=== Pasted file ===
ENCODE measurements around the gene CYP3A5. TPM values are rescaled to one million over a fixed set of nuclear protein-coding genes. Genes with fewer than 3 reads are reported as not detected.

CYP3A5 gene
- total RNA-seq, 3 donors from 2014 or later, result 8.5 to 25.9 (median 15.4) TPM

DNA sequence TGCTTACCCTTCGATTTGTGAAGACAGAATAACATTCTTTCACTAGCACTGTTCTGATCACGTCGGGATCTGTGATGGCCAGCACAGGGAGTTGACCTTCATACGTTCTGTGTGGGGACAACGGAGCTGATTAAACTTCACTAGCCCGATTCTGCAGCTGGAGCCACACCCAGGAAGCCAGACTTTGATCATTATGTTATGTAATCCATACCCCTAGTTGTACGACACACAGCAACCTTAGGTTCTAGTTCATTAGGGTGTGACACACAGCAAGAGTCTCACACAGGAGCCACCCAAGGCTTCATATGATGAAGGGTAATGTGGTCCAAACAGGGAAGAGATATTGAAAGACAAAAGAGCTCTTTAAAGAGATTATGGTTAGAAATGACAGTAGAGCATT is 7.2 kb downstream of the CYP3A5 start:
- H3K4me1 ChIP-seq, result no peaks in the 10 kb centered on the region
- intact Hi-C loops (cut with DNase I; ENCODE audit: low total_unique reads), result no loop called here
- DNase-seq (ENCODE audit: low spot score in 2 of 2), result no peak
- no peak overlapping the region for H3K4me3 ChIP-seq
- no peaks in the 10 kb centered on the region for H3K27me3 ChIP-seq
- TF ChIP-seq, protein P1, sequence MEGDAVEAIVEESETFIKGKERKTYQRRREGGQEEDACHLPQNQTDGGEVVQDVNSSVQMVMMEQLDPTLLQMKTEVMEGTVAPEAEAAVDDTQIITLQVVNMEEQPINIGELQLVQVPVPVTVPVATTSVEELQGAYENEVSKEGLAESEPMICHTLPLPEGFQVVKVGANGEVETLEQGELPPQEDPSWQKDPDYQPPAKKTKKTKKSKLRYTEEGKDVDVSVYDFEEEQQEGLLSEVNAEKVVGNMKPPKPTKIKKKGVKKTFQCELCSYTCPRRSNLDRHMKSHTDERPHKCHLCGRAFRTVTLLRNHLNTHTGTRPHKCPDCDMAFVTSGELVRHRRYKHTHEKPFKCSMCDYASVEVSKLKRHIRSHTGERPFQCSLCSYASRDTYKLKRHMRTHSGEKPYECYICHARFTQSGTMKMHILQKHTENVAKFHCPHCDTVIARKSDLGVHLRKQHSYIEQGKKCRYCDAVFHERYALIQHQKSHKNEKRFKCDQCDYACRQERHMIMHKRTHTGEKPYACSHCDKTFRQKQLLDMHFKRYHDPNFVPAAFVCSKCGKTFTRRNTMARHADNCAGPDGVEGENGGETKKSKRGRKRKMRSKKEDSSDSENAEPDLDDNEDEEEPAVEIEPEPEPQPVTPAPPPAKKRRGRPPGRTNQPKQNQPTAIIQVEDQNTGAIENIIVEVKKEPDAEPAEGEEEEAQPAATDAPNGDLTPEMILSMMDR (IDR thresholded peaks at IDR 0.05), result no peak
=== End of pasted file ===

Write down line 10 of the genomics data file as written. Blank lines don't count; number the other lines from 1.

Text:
- TF ChIP-seq, protein P1, sequence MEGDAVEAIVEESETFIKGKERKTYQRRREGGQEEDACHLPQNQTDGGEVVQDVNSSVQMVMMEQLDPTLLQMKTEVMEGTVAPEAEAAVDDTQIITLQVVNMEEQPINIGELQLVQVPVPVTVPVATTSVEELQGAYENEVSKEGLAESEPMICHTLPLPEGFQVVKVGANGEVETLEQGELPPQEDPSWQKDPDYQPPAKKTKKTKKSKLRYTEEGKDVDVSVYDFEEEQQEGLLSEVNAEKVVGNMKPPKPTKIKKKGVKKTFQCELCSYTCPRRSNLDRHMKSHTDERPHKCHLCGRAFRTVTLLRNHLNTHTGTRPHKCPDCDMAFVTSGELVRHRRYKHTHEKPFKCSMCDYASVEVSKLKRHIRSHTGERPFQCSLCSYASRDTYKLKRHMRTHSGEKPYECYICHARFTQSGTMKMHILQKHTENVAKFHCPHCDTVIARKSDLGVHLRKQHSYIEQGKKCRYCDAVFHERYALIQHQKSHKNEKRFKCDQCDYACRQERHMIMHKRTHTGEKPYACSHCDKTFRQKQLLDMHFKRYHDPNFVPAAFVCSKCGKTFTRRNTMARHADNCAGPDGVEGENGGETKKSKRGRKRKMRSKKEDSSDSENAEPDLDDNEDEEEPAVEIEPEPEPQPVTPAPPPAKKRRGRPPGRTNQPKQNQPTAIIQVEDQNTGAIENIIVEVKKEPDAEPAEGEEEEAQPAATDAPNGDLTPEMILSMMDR (IDR thresholded peaks at IDR 0.05), result no peak